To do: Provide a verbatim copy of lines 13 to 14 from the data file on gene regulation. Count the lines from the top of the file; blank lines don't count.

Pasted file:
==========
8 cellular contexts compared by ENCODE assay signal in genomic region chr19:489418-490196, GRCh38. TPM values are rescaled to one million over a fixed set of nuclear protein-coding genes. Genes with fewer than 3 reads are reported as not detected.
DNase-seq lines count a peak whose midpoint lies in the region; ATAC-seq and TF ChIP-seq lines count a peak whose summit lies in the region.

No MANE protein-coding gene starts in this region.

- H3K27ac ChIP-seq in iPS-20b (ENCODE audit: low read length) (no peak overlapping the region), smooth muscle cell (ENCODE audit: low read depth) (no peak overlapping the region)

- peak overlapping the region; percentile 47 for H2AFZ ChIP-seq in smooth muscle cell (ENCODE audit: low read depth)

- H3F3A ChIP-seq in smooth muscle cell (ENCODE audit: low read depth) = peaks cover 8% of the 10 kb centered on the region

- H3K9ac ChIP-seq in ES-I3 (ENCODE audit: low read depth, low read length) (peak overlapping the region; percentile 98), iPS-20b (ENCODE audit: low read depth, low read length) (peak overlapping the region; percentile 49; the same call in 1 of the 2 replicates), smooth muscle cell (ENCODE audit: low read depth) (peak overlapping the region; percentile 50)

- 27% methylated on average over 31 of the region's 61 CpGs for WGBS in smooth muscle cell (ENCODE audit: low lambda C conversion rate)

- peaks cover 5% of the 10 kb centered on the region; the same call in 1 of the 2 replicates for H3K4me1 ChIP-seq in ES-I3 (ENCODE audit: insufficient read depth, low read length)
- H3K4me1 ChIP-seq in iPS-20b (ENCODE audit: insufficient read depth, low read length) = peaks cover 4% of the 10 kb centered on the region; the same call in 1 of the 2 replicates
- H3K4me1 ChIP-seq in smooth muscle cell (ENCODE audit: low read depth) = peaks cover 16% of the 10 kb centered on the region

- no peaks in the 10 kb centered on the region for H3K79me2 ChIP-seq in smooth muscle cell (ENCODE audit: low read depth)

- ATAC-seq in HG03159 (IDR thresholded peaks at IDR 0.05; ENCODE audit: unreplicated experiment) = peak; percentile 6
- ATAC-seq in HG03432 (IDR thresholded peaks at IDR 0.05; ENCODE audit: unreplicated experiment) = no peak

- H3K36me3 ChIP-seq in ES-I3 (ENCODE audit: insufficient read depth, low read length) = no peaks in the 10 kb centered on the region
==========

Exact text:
- ATAC-seq in HG03159 (IDR thresholded peaks at IDR 0.05; ENCODE audit: unreplicated experiment) = peak; percentile 6
- ATAC-seq in HG03432 (IDR thresholded peaks at IDR 0.05; ENCODE audit: unreplicated experiment) = no peak